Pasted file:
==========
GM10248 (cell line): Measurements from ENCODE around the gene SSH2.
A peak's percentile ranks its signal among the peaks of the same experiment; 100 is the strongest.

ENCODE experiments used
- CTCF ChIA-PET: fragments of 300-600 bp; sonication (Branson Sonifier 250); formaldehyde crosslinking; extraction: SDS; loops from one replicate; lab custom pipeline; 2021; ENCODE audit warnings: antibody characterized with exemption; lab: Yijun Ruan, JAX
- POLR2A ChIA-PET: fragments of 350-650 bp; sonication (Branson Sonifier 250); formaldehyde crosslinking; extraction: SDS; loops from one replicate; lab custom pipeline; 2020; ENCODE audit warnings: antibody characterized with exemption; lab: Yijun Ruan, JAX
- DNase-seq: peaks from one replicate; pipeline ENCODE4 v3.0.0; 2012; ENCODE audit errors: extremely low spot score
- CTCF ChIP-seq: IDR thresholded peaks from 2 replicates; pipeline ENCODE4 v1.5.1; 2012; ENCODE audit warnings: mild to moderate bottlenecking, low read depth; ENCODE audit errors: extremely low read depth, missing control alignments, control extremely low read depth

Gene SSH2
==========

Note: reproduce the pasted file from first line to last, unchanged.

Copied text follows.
GM10248 (cell line): Measurements from ENCODE around the gene SSH2.
A peak's percentile ranks its signal among the peaks of the same experiment; 100 is the strongest.

ENCODE experiments used
- CTCF ChIA-PET: fragments of 300-600 bp; sonication (Branson Sonifier 250); formaldehyde crosslinking; extraction: SDS; loops from one replicate; lab custom pipeline; 2021; ENCODE audit warnings: antibody characterized with exemption; lab: Yijun Ruan, JAX
- POLR2A ChIA-PET: fragments of 350-650 bp; sonication (Branson Sonifier 250); formaldehyde crosslinking; extraction: SDS; loops from one replicate; lab custom pipeline; 2020; ENCODE audit warnings: antibody characterized with exemption; lab: Yijun Ruan, JAX
- DNase-seq: peaks from one replicate; pipeline ENCODE4 v3.0.0; 2012; ENCODE audit errors: extremely low spot score
- CTCF ChIP-seq: IDR thresholded peaks from 2 replicates; pipeline ENCODE4 v1.5.1; 2012; ENCODE audit warnings: mild to moderate bottlenecking, low read depth; ENCODE audit errors: extremely low read depth, missing control alignments, control extremely low read depth

Gene SSH2